In a perfect world, you should review your estate planning documents every time there is a life event, such as a,
- Divorce, or
You also want to review them with the acquisition or sale of a significant asset, like that of a business. These are times to pull out your estate planning documents and review them.
The first to do is to review your beneficiaries and the terms under which those beneficiaries are receiving property. If your estate plan is twenty years old and your children were ten years old at the time you had them drafted, some of those terms may no longer be relevant. The kids are now grown, you want to create different conditions under which they are to receive property.
Sometimes you need to name guardians for minor children. If you have your first child, a discussion needs to be had with a potential guardian and with your estate planning attorney to make sure that there are safeguards in place to adequately take care of that child.
Not just the child’s wellbeing, but the assets the child inherits. Much like an incompetent adult, a child is deemed to be incapacitated as a matter of law, until the age of 18. If a child inherits property under the age of 18, the court appoints a guardian to manage that child’s money. At age 18, the child can walk into the courthouse and ask for a check for everything left in his trust or guardianship account unless stipulations are properly in place.
Parents tend to be uncomfortable with the idea that their 18-year-old child potentially inheriting large sums of money, such as a 401(k). They fear the 18-year-old will withdraw large sums from an account and spend them as quickly as possible. Not only is this financially irresponsible, but it also creates tax liability. These are issues we can anticipate and plan around.
If you don’t have any significant life changes, you should still pull out the document every three to five years, just to make sure. Don’t let it sit in a file cabinet for twenty or thirty years, until your spouse needs to actually implement the plan, without reviewing it.
Do I Need an Estate Planning Attorney? Can I Do This on My Own or With An Online Estate Planning Service?
Do It Yourself, or “DIY” services are fine for certain circumstances, they have evolved, but they are still not adequate in most situations. I still see many Do It Yourself estate plans, such as wills and trusts, that are not adequately drafted. They may be ambiguous, have contradictory terms in them, or are not executed under the proper formalities required in North Carolina.
With estate planning, if it becomes more complex than leaving everything to a spouse, then to an adult child, you should contact an attorney to walk you through the process.
How Do I Plan for Possible Incapacity During My Lifetime? What Estate Planning Documents Are Necessary?
There are several estate planning documents that we prepare for our clients to anticipate some form of incapacity, including
- Healthcare powers of attorney,
- Durable powers of attorney, and
Healthcare powers of attorney are distinguishable from durable financial powers of attorney, in that they are limited to only the scope of making healthcare decisions for a person when that person is incapable of communicating their desires regarding their healthcare on their own. If they can blink their eyes, nod their head, or write on a chalkboard what it is they would like, then the power of attorney instrument for healthcare doesn’t become effective. However, if they are in an accident and they’re unconscious, or under general anesthesia for a procedure, a healthcare power of attorney will help facilitate access to important information, such as,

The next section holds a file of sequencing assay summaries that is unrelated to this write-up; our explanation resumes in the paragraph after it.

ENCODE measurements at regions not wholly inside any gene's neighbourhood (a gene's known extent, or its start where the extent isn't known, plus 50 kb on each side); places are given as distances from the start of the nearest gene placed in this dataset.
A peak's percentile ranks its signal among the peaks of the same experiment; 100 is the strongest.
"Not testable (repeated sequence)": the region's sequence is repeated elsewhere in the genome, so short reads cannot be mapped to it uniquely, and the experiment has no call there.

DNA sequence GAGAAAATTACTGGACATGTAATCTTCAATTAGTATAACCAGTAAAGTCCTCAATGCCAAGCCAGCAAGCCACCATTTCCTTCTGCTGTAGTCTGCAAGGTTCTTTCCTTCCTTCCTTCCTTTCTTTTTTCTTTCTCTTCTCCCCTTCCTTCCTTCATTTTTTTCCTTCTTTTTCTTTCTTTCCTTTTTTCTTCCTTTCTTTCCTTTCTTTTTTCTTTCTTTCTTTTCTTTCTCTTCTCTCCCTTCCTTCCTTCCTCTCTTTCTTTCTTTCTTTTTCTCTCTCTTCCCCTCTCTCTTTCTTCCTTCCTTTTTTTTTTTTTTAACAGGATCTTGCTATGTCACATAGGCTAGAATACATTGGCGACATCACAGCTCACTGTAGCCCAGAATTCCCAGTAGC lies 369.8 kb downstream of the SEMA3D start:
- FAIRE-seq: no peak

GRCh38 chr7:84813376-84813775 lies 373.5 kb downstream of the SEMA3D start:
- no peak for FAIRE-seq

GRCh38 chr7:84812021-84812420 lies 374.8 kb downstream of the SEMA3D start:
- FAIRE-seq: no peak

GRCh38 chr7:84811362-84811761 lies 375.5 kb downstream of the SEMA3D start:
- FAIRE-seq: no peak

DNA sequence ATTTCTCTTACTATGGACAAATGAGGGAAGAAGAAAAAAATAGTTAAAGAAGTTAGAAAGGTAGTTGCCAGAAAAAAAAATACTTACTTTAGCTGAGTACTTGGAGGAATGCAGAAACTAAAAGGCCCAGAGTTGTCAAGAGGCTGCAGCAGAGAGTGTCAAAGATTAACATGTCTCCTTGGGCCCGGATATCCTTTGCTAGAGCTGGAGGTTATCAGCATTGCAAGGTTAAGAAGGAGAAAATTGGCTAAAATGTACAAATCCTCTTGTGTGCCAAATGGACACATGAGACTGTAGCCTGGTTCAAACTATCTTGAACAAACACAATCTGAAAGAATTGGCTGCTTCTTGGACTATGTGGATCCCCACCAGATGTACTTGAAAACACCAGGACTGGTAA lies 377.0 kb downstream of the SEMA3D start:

- Medical records,
- Insurance information, or
- Pharmacy records.
With a healthcare power of attorney in place, as well as a signed Health Insurance Portability and Accountability Act (HIPPA) release, or release for medical information, family members will have access to this important information needed to make healthcare decisions for you.
Another instrument that we use to anticipate an incapacity is durable powers of attorney for financial matters. This isn’t a document that’s strictly limited to financial matters because it is extremely broad. You must be very careful in who you choose to be your agent under a power of attorney because that person will have the authority during your incapacity, and sometimes even when you can manage your own assets, to make financial decisions in your name. This is a powerful instrument; however, it is a necessity for everyone to have a durable financial power of attorney to let a spouse or child be able to control assets while you’re incapacitated.
A trust is another excellent example of an instrument that can be used to prepare for incapacity. They facilitate a smooth transition of control of assets. The incapacitated spouse may serve as the trustee of their own trust, up until the point they become incapacitated. They can name a successor trustee, perhaps their spouse, child, or a corporate fiduciary, like a bank trust department.
There needs to be somebody serving as a trustee of the trust beyond the incapacity. At that point, there’s no need to transfer or retitle assets.
The power of attorney instrument provides a vehicle by which there is a vested authority in the agent, under that power of attorney, to transfer the incapacitated individual’s assets into their trust. This is how a power of attorney and a trust agreement can interact with one another to reach positive results for protecting and managing assets for an incapacitated person.
For more information on Estate Planning Law in North Carolina, an initial consultation is your next best step. Get the information and legal answers you are seeking by calling (704) 248-6325 today.